Curtiss-Wright’s Defense Solutions division recently announced that it has begun the process of certifying its rugged, removable 2TB Flash Storage Module 2 (FSM-2) to achieve Level 2 FIPS 140-2 validation for the AES-256 encryptors designed to protect sensitive data-at-rest.

The module is currently under evaluation by the National Institute of Standards and Technology (NIST). The size, weight, power and cost (SWaP-C) optimised module enables the secure transport of sensitive data between a base station and deployed airborne, ground or naval platform. The FSM-2 provides direct-attached SATA storage independent of software driver, operating system, or processor type.

The compact 1.0in pitch 3U module features industrial temperature MLC NAND Flash and is designed to meet the demands of the most rugged, deployed applications. The module can be easily embedded into mission computers, sensor processors, mission recorders, instrumentation recorders, and network file servers such as Curtiss-Wright’s Compact Network Storage 2-Slot with Fibre Channel (CNS2-FC). Use of the FSM-2 can lower schedule and technical risk for deployed storage applications, providing a COTS storage solution that meets the rigorous scrutiny of FIPS 140-2 certification. Validation is expected to be completed in the second half of 2018.

“We are committed to delivering industry leading COTS-based solutions for protecting sensitive mission data,” said Lynn Bamford, Senior Vice President and General Manager, Defense Solutions division. “Our customers are seeking cost-effective solutions for securing high-density data pre and post-mission. Achieving FIPS 140-2 certification for our 2TB FSM-2 module, as we did successfully for our 1TB FSM storage module, will ease the integration of trusted computing hardware into deployed platforms.”

About FIPS 140-2 Encryption on the FSM-2 Module

The FSM-2 is undergoing validation by NIST for FIPS 140-2 Level 2 encryption. The AES256-bit encryption used on the module can be seeded by keys that are either internally generated via a FIPS-compliant random number generator (RNG), or externally supplied by the user. By design, there is no mechanism for accessing the internally generated key. The chosen mode of key management – internally generated or externally supplied – is determined by the integrator’s requirements and operational constraints.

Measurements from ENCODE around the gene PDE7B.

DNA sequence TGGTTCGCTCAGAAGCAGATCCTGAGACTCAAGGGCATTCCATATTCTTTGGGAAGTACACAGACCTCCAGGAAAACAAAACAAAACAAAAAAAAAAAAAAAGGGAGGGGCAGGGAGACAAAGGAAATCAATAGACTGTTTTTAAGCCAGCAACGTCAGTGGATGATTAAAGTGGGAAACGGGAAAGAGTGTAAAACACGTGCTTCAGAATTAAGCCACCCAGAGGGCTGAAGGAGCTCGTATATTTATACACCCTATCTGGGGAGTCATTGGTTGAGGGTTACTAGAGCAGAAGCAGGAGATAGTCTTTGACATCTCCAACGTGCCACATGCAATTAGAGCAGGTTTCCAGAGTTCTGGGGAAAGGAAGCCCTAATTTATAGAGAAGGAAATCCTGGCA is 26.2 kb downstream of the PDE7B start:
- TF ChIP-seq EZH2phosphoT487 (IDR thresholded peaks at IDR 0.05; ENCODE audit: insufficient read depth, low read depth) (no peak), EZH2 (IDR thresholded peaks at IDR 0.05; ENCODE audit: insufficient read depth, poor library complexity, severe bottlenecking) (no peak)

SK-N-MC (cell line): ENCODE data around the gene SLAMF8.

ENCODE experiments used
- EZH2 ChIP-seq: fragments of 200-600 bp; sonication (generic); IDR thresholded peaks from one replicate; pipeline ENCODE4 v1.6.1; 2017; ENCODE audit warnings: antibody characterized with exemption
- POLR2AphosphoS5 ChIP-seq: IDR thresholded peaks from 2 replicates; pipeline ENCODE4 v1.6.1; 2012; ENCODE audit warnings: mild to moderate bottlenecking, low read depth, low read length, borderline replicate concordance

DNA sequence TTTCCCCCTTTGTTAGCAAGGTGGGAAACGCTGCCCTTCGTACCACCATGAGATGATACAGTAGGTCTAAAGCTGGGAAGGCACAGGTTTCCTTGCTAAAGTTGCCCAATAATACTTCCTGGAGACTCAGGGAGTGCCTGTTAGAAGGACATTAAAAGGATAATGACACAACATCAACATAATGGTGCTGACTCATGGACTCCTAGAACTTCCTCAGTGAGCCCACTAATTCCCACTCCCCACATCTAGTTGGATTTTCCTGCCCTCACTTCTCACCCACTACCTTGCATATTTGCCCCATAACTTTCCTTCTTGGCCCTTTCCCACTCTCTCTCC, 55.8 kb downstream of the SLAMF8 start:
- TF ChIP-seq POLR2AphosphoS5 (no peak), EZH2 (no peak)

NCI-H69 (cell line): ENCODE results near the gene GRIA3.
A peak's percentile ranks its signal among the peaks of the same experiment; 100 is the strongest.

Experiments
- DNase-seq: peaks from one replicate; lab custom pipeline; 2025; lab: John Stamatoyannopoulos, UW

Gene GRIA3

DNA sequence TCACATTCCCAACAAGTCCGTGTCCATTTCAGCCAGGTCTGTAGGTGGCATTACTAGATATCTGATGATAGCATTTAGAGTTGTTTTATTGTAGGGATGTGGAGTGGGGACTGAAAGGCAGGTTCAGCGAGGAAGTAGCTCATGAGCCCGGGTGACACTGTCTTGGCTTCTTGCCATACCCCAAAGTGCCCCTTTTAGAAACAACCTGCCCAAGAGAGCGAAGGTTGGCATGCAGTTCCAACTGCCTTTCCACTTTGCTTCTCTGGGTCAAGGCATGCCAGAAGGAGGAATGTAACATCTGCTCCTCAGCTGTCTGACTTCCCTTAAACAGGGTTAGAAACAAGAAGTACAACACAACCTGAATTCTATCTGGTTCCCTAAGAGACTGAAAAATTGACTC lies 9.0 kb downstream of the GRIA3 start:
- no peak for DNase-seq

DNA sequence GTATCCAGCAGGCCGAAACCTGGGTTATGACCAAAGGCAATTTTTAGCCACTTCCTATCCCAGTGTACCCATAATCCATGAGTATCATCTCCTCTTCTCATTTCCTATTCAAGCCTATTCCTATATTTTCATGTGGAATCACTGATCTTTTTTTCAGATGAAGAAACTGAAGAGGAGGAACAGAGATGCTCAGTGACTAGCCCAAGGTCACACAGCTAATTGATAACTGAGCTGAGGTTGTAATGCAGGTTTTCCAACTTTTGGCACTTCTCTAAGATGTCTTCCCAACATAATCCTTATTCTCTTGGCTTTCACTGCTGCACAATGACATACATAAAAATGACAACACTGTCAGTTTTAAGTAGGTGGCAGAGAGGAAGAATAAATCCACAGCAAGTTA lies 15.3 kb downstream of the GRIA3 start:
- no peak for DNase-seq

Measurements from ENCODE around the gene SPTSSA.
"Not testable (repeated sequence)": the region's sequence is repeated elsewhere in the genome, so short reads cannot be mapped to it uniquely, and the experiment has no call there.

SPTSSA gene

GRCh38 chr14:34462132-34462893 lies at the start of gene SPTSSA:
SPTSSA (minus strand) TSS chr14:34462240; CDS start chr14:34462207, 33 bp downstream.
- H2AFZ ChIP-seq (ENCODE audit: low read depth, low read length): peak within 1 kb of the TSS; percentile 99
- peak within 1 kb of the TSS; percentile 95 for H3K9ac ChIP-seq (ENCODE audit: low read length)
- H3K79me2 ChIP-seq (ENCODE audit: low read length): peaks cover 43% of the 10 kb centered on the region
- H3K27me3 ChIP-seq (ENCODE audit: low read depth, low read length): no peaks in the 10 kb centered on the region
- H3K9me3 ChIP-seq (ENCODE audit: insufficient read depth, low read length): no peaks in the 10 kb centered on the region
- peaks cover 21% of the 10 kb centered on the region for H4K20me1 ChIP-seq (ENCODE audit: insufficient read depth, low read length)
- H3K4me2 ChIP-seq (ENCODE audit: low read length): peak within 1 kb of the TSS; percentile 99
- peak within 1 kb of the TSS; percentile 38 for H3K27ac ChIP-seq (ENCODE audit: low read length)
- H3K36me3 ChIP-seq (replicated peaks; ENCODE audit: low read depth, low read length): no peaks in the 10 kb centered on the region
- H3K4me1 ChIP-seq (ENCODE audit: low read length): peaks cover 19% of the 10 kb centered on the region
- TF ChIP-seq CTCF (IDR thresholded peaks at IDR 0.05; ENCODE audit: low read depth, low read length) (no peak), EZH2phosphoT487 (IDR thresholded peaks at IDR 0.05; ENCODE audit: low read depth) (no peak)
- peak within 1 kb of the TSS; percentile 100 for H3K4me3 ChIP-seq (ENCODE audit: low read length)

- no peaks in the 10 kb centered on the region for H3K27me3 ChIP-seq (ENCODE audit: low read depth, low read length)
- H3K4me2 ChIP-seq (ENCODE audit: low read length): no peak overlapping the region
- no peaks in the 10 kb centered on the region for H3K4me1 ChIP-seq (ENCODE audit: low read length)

This flexibility allows system designers to respond to changing programme security requirements. Both internally generated and externally provided keys can be saved in two types of non-volatile memory or can be ‘not saved’ in volatile memory. Some applications require the keys to be automatically deleted upon every power loss as a security measure (for example, more secure transport). In those applications, volatile memory storage is the proper choice.

Externally provided keys can be restored to volatile memory, unlike the internally generated keys. To secure data by sanitization, a zeroize signal is accepted by the FSM. The zeroize signal is generated either by a software command, by pressing the push button on the FSM-2’s front panel, or via a discrete input. After the keys are zeroized (deleted), the data cannot be accessed. In addition to a front panel LED indicator, key status is also provided via a user control interface. The non-volatile SRAM is a special non-imprinting type while the non-volatile EPROM is cleared with a special algorithm.

As part of FIPS Level 3 requirements, anti-tamper on the FSM-2 involves placement of special seals that would be visibly damaged if the module were opened. Additional anti-tamper features are built into the FSM-2 electronics.

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